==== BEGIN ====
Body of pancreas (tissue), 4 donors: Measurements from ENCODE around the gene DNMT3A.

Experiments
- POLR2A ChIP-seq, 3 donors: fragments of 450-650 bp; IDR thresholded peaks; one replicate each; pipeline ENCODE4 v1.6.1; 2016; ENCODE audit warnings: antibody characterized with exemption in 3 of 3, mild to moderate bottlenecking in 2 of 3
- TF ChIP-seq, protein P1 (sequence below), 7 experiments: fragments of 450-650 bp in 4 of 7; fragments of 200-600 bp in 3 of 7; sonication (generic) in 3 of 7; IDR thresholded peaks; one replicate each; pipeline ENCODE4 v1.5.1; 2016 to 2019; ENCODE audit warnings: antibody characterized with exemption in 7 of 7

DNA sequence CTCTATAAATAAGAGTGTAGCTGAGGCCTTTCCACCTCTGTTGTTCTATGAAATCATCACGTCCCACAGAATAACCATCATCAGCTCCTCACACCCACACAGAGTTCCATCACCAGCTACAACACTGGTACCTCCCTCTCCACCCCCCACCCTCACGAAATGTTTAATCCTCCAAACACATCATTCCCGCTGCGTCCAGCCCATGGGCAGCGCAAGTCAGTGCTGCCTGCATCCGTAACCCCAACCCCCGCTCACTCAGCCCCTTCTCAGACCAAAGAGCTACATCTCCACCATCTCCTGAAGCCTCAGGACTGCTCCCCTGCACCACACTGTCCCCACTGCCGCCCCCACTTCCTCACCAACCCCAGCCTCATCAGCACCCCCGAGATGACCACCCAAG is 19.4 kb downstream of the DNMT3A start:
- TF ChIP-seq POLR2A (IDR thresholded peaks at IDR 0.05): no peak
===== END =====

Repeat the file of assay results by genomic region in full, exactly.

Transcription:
Body of pancreas (tissue), 4 donors: Measurements from ENCODE around the gene DNMT3A.

Experiments
- POLR2A ChIP-seq, 3 donors: fragments of 450-650 bp; IDR thresholded peaks; one replicate each; pipeline ENCODE4 v1.6.1; 2016; ENCODE audit warnings: antibody characterized with exemption in 3 of 3, mild to moderate bottlenecking in 2 of 3
- TF ChIP-seq, protein P1 (sequence below), 7 experiments: fragments of 450-650 bp in 4 of 7; fragments of 200-600 bp in 3 of 7; sonication (generic) in 3 of 7; IDR thresholded peaks; one replicate each; pipeline ENCODE4 v1.5.1; 2016 to 2019; ENCODE audit warnings: antibody characterized with exemption in 7 of 7

DNA sequence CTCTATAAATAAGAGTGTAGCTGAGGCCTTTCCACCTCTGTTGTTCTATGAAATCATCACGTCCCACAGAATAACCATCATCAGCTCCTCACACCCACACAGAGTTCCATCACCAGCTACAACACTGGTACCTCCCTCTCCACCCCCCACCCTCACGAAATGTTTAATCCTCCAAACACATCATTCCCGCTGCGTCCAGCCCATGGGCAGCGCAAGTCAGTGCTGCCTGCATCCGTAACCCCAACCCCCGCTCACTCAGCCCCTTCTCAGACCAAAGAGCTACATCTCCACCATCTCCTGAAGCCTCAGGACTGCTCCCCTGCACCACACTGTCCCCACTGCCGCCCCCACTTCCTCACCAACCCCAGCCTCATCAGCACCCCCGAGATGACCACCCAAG is 19.4 kb downstream of the DNMT3A start:
- TF ChIP-seq POLR2A (IDR thresholded peaks at IDR 0.05): no peak